Internet focus groups are not focus groups - so don't call them that
by Tom Greenbaum
Editor's note: Tom Greenbaum is president of Groups Plus,
a research firm based in Fairfield County, CT. He can be reached at 203-858-0515.
One of the most talked about areas within the marketing
profession is the use of the Internet to conduct marketing research studies. Many research
companies have formed specific units to address the opportunities in this area,
considering both qualitative and quantitative research studies.
One of the most disturbing outcomes of this process has been the attempt to conduct
focus groups using the Internet, implying that they represent a cost-effective and
time-efficient replacement for the traditional focus group. My problem with this comes not
with the concept of trying to col1ect qualitative information on the Internet, but rather
in attempting to imply that qualitative research conducted on the Internet could be a
replacement for the real thing. There probably is some logic to trying to use the Internet
to develop qualitative inputs, but it is absurd to imply that the work which is conducted
would be comparable to the output of traditional, professionally implemented focus groups.
The following will provide a few reasons why I feel very strongly that the research
community is doing itself a real injustice by using the term "focus group" to
refer to qualitative sessions conducted over the Internet. The basic principles that make
focus groups an effective marketing research technique simply are not present in the
Internet environment. Specifically, the following are areas where there are major
differences between the two methodologies:
Group dynamics - One of the key reasons to use traditional
focus groups is to benefit from the interactions between the group participants, as this
can provide excellent insights. In cyberspace, it is very difficult, if not impossible, to
create any real group dynamics, particularly when the participants are reading from
computer screens rather than interacting verbally.
Non-verbal inputs - Experienced moderators will use non-verbal
inputs from the participants while moderating and analyzing sessions. It is not possible
to duplicate the nonverbal input in an on-line environment.
Client involvement - Many organizations use the focus group
methodology because it gives client personnel an opportunity to experience some direct
interface with consumers in an objective environment. Nothing can replace the impact of
watching focus groups from behind the one-way mirror, no matter how good the videotapes,
remote broadcast facilities, or reports written by moderators. With on-line focus groups,
the client personnel only can monitor written responses on a computer screen.
Security - When conducting focus groups, you know who is in the
room, assuming appropriate screening has been conducted. With on-line groups, there is no
way to be sure who is sitting at the computer. If you cannot see the person, how do you
know who he or she really is?
Attention to the topic - Another important benefit of the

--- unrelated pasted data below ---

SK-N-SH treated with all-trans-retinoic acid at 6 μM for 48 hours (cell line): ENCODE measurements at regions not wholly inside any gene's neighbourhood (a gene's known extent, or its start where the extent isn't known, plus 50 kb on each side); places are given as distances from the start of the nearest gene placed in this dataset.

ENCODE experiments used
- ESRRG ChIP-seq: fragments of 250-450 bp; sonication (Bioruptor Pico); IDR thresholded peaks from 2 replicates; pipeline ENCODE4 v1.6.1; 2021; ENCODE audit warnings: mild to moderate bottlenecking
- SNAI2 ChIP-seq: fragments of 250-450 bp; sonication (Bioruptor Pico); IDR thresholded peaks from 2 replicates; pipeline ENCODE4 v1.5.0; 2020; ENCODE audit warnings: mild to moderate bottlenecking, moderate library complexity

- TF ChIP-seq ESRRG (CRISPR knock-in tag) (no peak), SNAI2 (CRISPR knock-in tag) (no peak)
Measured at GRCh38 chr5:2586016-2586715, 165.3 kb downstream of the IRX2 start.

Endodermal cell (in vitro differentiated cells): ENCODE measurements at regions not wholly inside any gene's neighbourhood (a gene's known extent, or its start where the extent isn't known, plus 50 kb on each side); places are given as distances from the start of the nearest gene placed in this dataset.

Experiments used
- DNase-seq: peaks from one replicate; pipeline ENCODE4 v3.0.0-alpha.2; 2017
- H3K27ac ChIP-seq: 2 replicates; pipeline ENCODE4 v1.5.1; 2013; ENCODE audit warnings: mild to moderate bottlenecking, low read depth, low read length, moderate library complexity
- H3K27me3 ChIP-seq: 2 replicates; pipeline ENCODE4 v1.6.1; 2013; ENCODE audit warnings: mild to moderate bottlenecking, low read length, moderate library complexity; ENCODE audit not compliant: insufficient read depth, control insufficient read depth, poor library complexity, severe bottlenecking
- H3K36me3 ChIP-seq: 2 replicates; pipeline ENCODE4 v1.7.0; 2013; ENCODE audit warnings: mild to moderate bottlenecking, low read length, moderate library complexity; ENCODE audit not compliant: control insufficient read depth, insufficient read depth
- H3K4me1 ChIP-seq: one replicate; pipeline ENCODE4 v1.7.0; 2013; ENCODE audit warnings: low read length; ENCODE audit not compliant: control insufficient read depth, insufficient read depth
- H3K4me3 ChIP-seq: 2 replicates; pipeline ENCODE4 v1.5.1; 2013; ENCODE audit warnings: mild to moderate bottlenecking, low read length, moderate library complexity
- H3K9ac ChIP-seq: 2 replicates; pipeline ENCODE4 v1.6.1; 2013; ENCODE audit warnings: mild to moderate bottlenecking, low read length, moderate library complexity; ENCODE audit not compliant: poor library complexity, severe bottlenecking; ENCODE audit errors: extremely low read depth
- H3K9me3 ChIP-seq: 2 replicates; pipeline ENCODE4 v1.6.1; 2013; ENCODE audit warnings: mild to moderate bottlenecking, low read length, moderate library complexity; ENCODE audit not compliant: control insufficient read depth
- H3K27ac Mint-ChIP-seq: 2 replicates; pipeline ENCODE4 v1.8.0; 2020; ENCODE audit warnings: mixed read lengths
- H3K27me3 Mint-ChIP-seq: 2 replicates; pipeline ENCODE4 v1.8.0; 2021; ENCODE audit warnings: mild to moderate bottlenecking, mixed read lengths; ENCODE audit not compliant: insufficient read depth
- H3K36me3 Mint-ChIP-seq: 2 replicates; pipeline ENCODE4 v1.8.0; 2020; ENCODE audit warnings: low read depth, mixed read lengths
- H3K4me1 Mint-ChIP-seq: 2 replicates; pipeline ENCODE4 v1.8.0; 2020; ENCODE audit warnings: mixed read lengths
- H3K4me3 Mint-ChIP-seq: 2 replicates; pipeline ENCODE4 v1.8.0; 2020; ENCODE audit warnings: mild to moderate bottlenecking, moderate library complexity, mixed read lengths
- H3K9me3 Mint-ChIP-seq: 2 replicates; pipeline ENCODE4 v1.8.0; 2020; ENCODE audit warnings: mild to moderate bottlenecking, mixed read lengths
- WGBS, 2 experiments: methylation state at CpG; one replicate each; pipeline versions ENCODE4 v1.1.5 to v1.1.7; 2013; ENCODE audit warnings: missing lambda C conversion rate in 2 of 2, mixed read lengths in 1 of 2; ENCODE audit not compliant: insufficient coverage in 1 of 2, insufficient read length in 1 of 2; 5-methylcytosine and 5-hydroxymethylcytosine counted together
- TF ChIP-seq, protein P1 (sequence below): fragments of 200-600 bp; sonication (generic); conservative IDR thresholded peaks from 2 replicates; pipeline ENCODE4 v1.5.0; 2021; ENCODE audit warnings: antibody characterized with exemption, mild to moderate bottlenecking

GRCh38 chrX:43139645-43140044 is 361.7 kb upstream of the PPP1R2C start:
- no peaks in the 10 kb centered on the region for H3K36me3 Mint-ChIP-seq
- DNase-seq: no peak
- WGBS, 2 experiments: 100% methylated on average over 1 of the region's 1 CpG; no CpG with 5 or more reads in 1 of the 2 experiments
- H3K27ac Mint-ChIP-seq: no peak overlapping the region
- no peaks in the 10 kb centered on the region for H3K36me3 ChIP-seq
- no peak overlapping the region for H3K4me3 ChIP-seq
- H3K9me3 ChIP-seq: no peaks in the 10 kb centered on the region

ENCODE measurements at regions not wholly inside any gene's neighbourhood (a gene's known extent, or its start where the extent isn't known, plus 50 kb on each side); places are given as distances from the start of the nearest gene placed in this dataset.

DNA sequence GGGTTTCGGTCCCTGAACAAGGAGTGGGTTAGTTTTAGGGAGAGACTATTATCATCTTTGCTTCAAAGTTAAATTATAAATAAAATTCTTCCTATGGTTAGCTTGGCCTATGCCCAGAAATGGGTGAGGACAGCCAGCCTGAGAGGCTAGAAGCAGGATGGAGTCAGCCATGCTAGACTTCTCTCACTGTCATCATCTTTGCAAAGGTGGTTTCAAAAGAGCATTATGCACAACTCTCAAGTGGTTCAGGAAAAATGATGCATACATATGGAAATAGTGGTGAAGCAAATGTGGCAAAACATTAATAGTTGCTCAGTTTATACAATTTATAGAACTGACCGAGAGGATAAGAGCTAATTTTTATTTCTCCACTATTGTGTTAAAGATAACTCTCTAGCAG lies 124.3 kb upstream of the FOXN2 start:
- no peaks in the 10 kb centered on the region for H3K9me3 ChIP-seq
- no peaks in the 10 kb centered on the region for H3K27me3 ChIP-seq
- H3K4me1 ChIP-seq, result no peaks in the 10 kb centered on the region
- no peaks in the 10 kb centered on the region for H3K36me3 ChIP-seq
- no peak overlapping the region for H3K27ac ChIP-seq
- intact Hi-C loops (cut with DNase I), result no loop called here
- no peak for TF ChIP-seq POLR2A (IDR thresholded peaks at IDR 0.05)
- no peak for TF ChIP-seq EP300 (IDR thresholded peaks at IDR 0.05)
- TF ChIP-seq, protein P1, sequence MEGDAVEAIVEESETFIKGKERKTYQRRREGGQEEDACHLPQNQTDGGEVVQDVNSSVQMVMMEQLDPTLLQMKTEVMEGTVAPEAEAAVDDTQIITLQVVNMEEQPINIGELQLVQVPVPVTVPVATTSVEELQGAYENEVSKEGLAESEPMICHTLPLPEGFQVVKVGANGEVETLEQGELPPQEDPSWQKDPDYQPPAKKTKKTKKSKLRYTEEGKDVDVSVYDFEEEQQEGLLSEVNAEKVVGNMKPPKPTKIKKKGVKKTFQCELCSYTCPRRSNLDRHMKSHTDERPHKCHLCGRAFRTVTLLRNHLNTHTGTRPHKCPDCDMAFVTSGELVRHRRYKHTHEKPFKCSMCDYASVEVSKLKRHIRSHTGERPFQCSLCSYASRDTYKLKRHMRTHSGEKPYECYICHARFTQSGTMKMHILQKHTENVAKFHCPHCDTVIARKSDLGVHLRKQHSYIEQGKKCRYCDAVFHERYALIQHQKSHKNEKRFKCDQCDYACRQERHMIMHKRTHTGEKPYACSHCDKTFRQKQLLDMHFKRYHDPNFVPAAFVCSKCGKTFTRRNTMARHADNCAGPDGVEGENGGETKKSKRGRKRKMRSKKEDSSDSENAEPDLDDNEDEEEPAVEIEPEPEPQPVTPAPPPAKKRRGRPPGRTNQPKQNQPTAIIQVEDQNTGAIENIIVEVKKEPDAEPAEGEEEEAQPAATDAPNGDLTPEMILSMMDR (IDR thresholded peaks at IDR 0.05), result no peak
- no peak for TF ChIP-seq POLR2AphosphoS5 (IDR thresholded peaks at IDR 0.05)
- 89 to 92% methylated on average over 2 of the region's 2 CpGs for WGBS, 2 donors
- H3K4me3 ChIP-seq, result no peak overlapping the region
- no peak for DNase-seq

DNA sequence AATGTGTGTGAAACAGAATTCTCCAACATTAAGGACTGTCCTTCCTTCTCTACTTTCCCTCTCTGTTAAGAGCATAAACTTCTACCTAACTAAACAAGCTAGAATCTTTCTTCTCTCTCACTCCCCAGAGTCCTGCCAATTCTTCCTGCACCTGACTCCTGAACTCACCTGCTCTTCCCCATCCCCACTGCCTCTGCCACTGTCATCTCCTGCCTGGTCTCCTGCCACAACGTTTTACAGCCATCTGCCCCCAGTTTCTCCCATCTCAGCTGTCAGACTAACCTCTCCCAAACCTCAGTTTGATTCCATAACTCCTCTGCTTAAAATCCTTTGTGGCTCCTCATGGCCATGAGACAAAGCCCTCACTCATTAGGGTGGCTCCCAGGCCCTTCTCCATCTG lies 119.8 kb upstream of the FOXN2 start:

traditional focus group process is that the participants in the group understand that they
are expected to stay in the room for the full two hours of the session and contribute to
the discussion. It is very difficult for a participant in a well- moderated focus group to
do something that could distract him or her from the proceedings. However, in an on-line
environment, the moderator never knows if the participants are watching TV, reading a book
or eating dinner while the session is proceeding.
Exposure to external stimuli - A key use of focus groups is to
present advertising copy, new product concepts, prototypes or other stimuli to the
participants in order to get their reactions. In an on-line chat situation, it is almost
impossible to duplicate the live focus group environment relative to the participant
exposure to external stimuli. As a result, you have to wonder whether the input received
is as valuable as it would be in a live environment.
Role and skill of the moderator - Most marketing professionals
agree that the most important factor in the quality of traditional focus group research is
the skill of the moderator. Experienced moderators have developed techniques that involve
more than simply asking questions of participants. A good moderator understands ways to
draw out quiet or shy participants, energize a slow group, and use innovative techniques
that will delve a little deeper into the minds of the participants. The techniques
available to the moderator sitting at the computer are much more limited due to the lack
of face-to-face involvement with the participants.
In summary, I feel the market research industry should continue to look for new ways to
gather information, and clearly the Internet represents the most interesting new
alternative in years. However, as professionals, we should not try to transfer the
excellent credibility of the traditional focus group methodology to the Internet version,
as the limitations of this approach are so extensive that they must be viewed differently
when planning a research project. I hope that those companies which are pursuing the
Internet focus group approach will continue to refine the technique, but the first step
should be to change the name to avoid confusion with the real thing.